Engineering highlights of 2016

general engineering imageAs we approach the year end we thought we’d take a look back at some of the new and innovative engineering stories and reports that came out this year.

There were some astounding breakthroughs in the medical and healthcare sectors as well as enhancements in the more run of the mill procedures.

Osseo integration (the practice of using pins to implant directly into the bone) has been in the news throughout the year. Despite many successful surgeries overseas, growth in the use of the procedure has been relatively slow. A UK pilot of the procedure for military personnel who have lost limbs launched in September this year. If successful it is hoped the use of the procedure can be adopted more widely.

A second level of the surgery which uses electrodes connected to muscles to give precise and controllable movement was successfully tested overseas, with the test subject eventually getting back to work as a heavy machine operator.

Whilst hip and knee replacements have become run of the mill in surgical terms, there is no doubt that they can be as life changing to some as receiving prosthetic limbs like those mentioned above. Engineering systems and machinery continue to develop allowing for more complex and comfortable component parts to be produced.

Improvements in rail transport seem to have continuously been in the news throughout the year. The longest rail tunnel in the world opened in Switzerland in the summer revolutionising travel between northern and southern Europe. Crossrail, the project linking services from West to east London, confirmed in April that they were on target and that the project was more than 70% complete. Hot on the heels of that came the news that Crossrail 2 was granted development funds for a proposed new railway serving London and the South East. Major improvements continue to be made across services and lines. All good news in the long term, if somewhat frustrating for commuters in the short term.

There have been so many developments in the defence sector. Autonomous vehicles are being developed and tested on land, sea and in the air. Wearables are being developed for improved communication and accuracy for military personnel and the fabrics of their uniforms are also being developed to ensure the best protection. Lightweight body armour and improved methods of bomb disposal have all been in the headlines this year.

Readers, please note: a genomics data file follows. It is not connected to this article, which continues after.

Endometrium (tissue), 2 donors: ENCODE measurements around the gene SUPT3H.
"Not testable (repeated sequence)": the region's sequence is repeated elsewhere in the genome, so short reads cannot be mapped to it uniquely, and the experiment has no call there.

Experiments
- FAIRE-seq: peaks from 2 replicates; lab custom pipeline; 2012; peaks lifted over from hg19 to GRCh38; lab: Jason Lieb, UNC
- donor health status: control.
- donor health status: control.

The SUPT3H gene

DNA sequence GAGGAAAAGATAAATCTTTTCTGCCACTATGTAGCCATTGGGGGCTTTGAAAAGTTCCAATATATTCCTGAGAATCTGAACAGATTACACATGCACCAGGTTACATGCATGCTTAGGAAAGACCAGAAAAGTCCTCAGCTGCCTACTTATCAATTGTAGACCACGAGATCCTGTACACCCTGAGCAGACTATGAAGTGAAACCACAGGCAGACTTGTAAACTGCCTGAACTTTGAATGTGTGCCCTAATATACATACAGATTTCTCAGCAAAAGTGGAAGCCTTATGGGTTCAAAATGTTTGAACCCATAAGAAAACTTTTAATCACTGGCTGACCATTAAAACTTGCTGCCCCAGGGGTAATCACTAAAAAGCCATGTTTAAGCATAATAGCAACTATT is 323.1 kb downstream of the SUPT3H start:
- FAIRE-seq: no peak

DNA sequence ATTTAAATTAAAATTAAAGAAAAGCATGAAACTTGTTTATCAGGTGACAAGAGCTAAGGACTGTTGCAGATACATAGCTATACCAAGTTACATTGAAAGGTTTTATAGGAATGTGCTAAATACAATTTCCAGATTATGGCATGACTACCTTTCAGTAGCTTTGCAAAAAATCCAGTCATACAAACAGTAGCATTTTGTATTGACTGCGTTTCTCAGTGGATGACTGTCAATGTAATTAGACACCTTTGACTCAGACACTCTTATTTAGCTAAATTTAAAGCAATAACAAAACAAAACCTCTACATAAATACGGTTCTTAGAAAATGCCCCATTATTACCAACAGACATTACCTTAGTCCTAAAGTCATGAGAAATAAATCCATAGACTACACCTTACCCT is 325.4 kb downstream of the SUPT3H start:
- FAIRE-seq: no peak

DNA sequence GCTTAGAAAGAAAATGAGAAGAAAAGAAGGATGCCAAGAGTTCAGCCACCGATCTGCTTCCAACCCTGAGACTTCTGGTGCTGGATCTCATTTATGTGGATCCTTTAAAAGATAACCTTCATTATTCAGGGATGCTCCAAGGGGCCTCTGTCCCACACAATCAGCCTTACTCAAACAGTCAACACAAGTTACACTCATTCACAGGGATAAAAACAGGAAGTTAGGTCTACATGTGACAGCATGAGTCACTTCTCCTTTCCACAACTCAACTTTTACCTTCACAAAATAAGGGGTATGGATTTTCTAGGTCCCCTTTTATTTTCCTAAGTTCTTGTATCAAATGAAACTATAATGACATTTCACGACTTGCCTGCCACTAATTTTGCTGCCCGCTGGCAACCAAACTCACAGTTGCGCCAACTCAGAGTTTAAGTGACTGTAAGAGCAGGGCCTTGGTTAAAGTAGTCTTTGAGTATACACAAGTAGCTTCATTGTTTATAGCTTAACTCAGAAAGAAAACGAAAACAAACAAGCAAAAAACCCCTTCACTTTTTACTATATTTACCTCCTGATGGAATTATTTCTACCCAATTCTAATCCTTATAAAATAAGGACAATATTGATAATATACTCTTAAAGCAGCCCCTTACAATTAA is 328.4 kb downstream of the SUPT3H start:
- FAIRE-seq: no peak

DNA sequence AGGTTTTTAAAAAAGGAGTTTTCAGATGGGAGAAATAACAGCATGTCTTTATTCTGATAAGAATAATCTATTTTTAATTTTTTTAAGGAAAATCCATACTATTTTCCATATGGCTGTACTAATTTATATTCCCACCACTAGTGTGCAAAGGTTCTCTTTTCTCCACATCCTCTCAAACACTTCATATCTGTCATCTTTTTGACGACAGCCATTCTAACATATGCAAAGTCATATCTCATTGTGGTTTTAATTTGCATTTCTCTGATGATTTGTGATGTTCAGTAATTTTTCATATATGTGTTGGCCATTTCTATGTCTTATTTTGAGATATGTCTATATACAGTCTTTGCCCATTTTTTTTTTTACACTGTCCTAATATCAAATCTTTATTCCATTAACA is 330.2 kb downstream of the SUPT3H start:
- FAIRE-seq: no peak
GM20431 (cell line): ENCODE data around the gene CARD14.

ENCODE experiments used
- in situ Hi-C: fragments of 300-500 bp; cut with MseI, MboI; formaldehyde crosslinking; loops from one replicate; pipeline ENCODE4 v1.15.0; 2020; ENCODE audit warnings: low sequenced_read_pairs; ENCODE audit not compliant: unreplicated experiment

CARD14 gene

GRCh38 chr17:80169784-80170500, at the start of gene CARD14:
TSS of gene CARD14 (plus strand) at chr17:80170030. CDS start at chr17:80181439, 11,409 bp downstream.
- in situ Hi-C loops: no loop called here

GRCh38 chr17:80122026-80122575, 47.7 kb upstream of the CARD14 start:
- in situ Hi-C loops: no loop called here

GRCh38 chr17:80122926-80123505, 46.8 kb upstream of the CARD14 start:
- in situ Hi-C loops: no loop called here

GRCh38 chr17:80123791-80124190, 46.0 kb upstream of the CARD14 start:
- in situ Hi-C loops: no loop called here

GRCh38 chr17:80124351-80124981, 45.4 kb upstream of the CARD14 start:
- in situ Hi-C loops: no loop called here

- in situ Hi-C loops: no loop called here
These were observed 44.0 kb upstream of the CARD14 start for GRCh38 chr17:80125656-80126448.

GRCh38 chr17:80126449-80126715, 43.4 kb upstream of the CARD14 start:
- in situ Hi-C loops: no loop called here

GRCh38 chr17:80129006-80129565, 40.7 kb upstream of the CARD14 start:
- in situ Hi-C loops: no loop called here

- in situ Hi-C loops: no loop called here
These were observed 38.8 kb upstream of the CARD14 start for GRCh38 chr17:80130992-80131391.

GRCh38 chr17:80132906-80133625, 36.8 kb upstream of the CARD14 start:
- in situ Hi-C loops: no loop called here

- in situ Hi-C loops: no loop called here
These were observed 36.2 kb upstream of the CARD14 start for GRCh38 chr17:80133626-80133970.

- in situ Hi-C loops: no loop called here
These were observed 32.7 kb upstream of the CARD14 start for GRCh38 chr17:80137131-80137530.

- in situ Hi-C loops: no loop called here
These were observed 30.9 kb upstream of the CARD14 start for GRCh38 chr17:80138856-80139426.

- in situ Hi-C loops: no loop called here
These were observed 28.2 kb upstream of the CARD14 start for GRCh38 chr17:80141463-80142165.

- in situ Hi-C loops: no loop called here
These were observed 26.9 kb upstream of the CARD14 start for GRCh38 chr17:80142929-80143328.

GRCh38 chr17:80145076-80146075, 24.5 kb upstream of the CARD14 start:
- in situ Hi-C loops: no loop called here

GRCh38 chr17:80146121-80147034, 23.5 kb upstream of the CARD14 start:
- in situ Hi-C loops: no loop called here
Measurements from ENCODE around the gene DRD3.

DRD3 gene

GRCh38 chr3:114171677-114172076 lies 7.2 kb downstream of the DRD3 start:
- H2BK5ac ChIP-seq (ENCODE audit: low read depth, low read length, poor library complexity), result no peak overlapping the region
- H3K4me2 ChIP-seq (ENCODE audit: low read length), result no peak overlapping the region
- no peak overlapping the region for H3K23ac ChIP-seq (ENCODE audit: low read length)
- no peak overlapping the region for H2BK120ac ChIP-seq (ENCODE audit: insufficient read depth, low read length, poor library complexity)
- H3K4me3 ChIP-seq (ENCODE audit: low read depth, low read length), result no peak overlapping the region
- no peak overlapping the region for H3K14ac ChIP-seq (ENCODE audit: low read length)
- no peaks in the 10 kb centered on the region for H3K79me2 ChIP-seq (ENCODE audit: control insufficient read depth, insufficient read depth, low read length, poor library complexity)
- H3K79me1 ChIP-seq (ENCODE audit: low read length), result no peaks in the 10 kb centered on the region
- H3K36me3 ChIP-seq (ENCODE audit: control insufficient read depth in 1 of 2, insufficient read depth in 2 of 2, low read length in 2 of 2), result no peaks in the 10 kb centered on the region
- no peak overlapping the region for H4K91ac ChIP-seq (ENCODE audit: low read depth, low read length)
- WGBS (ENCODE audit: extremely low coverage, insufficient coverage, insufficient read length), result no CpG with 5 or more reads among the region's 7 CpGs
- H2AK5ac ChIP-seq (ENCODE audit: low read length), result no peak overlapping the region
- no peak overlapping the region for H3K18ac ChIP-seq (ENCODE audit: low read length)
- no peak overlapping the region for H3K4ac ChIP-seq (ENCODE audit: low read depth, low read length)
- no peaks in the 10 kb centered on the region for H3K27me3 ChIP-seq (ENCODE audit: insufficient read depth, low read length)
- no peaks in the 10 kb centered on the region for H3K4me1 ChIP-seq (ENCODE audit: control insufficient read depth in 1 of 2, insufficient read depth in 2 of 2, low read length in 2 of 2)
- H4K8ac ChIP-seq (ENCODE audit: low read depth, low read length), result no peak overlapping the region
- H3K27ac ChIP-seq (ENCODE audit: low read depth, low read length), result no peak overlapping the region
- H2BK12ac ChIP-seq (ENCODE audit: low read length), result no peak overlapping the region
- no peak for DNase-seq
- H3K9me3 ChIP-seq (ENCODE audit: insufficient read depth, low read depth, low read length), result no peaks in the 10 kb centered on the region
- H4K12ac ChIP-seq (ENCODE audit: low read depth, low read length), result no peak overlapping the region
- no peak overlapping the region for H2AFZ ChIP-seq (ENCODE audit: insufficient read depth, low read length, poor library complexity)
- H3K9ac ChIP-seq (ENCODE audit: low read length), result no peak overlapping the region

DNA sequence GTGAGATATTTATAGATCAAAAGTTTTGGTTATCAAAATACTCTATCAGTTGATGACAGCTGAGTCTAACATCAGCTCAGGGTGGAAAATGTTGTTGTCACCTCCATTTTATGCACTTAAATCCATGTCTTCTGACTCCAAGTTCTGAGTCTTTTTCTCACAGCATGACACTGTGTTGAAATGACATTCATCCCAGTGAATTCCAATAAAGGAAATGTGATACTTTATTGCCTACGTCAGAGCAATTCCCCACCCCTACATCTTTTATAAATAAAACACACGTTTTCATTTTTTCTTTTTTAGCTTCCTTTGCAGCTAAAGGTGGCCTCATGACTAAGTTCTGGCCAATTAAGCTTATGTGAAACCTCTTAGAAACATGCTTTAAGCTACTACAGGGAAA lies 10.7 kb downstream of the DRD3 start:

Cars and HGVs continue to evolve in many ways. Battery life on electric vehicles and battery charging is improving and there is ongoing testing of autonomous vehicles and ‘road trains’ in a bid to improve road safety. Whether all of these innovations are eventually allowed onto the public roads is yet to be known, but if introducing only some of them results in fewer deaths and accidents on the roads, that can only be a good thing.

When it comes to aerospace, 3D printing was completed in space, Solar Impulse 2 crossed the Atlantic non stop and towards the end of the year, Boom, the new supersonic passenger aircraft was unveiled. With testing planned for 2017, it is hoped that commercial services can begin from 2023.

And let’s not forget that innovation and development in one sector can often lead to improvements elsewhere. Fire services can benefit from many defence sector innovations; there are some types of business that could benefit from the introduction of short autonomous journeys. And who would have thought that advanced Formula 1 racing technologies could have such an impact in areas like premature baby care and supermarket refrigeration systems.

Here’s to another year of innovative engineering developments!